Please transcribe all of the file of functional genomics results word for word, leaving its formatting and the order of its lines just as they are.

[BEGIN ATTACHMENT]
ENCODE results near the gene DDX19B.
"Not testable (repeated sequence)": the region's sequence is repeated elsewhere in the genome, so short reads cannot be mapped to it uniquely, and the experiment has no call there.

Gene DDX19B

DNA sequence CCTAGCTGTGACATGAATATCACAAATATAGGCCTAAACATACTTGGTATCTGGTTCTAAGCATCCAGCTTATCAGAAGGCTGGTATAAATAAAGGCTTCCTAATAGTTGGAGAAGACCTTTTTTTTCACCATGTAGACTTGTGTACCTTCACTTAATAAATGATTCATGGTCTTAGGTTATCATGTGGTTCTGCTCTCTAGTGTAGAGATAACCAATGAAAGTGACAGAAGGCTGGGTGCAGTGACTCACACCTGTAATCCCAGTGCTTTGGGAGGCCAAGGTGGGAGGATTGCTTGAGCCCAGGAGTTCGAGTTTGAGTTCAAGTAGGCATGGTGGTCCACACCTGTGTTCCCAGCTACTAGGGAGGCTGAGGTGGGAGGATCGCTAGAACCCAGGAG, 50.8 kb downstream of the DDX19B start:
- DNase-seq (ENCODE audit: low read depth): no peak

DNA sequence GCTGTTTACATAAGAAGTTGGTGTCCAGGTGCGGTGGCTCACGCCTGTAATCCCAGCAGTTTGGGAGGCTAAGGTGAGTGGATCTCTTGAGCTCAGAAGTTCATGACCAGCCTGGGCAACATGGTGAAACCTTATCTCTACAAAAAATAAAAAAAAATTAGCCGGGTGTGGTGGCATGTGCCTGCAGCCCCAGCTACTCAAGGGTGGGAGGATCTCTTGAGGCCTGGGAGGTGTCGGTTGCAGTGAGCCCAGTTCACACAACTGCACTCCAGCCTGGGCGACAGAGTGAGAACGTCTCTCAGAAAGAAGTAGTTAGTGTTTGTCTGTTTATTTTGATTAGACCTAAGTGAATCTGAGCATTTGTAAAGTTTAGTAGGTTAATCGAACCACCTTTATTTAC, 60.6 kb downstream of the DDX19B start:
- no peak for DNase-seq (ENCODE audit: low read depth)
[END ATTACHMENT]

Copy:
ENCODE results near the gene DDX19B.
"Not testable (repeated sequence)": the region's sequence is repeated elsewhere in the genome, so short reads cannot be mapped to it uniquely, and the experiment has no call there.

Gene DDX19B

DNA sequence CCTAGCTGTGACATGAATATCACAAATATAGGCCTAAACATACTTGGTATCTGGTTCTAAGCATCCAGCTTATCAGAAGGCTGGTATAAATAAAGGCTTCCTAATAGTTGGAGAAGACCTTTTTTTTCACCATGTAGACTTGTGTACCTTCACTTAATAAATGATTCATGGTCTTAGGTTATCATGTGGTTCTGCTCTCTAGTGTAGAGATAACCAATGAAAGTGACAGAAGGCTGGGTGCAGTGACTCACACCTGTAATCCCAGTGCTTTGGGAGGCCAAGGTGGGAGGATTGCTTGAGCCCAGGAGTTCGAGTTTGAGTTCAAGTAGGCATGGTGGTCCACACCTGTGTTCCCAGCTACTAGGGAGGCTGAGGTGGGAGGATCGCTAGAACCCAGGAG, 50.8 kb downstream of the DDX19B start:
- DNase-seq (ENCODE audit: low read depth): no peak

DNA sequence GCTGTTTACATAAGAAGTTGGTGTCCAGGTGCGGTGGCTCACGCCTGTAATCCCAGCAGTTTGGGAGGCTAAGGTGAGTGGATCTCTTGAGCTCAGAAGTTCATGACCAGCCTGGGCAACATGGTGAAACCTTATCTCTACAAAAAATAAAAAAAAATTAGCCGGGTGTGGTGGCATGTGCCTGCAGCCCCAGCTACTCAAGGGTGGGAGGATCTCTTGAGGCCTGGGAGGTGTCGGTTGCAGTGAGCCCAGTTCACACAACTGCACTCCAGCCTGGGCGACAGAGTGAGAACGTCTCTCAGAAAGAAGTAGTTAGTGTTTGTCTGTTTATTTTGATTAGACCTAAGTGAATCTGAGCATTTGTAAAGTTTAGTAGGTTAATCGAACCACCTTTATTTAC, 60.6 kb downstream of the DDX19B start:
- no peak for DNase-seq (ENCODE audit: low read depth)